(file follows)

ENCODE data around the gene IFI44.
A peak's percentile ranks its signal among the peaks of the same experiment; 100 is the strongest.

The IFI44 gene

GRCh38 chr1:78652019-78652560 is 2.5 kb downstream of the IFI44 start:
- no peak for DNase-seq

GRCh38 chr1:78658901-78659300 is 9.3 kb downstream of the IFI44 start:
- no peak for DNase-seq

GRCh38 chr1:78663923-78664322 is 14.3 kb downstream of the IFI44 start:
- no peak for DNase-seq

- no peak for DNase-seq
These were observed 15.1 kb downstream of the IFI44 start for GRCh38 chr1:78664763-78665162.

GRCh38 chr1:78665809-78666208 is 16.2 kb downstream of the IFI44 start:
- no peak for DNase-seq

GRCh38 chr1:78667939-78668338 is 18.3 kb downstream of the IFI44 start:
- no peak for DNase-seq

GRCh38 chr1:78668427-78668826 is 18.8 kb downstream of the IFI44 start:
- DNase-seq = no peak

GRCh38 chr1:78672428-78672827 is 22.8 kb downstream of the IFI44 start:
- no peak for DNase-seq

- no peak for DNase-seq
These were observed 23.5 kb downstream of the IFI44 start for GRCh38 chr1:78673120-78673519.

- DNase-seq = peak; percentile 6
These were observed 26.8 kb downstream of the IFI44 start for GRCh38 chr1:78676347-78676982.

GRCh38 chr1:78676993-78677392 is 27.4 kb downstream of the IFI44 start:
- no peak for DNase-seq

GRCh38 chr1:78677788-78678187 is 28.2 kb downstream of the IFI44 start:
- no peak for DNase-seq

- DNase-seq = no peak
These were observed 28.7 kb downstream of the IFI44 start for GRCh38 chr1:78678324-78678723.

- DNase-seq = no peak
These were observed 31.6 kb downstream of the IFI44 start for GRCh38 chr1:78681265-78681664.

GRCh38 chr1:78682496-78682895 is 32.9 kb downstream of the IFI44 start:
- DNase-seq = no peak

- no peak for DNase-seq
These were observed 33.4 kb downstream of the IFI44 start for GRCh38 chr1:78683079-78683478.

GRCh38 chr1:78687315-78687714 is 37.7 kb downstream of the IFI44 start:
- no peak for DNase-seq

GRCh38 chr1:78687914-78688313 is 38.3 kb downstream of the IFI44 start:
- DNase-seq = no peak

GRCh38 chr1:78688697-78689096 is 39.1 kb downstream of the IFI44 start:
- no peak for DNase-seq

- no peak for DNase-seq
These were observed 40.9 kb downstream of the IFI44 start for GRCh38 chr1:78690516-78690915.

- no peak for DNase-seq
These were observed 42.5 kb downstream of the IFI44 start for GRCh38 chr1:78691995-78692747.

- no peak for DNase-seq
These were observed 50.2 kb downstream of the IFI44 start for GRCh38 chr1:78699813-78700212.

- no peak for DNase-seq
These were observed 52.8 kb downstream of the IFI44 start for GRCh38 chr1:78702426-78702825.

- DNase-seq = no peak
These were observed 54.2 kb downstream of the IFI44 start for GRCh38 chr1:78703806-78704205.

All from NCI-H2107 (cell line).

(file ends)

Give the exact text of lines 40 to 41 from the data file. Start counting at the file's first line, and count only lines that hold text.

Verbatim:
GRCh38 chr1:78688697-78689096 is 39.1 kb downstream of the IFI44 start:
- no peak for DNase-seq